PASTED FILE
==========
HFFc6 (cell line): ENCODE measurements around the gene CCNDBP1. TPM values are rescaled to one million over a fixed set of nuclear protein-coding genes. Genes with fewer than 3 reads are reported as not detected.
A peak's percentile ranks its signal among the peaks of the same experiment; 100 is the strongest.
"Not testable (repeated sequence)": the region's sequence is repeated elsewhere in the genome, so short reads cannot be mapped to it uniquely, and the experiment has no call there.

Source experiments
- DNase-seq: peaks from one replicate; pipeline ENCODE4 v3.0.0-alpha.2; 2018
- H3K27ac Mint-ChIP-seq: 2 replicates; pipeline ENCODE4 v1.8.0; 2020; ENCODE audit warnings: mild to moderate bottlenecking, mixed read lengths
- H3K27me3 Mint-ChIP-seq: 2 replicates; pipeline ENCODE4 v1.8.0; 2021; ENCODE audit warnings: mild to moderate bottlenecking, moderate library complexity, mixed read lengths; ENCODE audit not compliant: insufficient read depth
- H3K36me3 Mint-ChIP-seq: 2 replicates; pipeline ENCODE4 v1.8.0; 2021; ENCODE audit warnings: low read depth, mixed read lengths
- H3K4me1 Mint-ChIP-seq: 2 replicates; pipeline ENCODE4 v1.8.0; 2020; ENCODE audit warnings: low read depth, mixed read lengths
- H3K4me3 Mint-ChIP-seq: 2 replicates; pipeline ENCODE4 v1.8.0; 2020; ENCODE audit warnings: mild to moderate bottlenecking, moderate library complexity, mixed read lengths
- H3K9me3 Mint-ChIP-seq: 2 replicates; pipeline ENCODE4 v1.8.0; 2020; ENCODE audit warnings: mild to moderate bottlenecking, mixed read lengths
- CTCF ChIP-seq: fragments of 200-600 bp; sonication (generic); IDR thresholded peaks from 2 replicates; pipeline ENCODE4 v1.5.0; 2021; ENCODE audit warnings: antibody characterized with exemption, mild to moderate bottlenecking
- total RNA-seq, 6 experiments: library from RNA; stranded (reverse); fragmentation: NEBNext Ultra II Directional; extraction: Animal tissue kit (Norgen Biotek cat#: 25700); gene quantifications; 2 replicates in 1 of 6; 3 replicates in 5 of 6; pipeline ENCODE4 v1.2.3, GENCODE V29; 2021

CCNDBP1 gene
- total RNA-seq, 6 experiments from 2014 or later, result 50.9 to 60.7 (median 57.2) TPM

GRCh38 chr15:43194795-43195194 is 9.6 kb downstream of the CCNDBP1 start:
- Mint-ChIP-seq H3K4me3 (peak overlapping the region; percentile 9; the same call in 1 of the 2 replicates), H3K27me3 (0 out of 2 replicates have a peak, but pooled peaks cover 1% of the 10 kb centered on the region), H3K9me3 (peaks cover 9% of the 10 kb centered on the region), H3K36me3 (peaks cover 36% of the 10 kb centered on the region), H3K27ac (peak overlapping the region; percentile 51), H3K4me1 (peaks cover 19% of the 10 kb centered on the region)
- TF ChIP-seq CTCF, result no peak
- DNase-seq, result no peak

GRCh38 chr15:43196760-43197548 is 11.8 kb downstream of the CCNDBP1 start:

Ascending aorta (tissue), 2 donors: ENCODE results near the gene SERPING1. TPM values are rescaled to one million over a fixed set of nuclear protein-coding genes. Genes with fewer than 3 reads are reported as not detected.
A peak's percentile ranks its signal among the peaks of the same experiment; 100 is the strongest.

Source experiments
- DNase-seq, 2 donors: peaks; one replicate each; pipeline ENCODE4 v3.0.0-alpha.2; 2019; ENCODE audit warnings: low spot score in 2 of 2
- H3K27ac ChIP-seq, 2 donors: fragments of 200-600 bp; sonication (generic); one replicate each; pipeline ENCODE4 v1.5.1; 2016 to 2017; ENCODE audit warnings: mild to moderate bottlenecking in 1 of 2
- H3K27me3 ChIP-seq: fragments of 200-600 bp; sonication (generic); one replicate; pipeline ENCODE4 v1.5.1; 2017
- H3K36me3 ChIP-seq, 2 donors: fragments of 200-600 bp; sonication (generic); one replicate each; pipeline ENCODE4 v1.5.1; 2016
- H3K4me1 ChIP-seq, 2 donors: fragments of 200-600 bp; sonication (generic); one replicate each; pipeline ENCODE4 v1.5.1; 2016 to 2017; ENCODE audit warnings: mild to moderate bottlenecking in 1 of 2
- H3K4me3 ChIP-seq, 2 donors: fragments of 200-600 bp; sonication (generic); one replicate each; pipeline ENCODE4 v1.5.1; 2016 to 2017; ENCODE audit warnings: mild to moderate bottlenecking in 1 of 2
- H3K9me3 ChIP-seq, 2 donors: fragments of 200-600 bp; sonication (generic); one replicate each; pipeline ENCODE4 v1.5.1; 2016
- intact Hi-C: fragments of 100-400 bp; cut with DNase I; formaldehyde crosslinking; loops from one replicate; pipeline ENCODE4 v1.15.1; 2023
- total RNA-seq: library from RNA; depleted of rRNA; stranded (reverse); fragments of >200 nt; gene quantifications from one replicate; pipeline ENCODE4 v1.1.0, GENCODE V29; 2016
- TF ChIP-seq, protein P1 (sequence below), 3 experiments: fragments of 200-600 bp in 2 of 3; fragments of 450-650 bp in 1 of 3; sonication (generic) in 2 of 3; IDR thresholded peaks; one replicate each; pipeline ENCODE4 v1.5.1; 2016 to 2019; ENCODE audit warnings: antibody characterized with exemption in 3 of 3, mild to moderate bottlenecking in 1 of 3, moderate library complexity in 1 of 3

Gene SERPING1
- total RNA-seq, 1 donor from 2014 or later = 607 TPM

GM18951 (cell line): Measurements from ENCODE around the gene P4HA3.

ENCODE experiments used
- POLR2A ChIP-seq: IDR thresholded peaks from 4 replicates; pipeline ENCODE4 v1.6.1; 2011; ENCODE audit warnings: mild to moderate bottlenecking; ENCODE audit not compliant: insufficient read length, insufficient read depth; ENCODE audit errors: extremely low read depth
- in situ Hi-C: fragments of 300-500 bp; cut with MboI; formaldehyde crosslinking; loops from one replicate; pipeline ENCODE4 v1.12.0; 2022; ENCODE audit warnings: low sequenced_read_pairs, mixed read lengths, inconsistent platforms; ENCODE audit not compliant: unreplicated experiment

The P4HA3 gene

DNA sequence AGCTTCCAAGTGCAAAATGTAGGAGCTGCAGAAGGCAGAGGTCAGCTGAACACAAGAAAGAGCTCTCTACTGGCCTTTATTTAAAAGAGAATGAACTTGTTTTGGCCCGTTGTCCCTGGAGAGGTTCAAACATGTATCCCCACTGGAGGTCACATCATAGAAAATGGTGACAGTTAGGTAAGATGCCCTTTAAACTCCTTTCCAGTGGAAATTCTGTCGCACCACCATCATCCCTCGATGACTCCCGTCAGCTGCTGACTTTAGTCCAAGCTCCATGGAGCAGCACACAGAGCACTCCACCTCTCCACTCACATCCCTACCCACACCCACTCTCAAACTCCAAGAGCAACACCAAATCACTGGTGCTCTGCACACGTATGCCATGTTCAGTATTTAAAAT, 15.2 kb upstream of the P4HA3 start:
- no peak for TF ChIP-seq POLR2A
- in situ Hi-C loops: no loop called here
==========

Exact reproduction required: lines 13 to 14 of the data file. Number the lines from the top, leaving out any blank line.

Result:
- total RNA-seq, 6 experiments: library from RNA; stranded (reverse); fragmentation: NEBNext Ultra II Directional; extraction: Animal tissue kit (Norgen Biotek cat#: 25700); gene quantifications; 2 replicates in 1 of 6; 3 replicates in 5 of 6; pipeline ENCODE4 v1.2.3, GENCODE V29; 2021

CCNDBP1 gene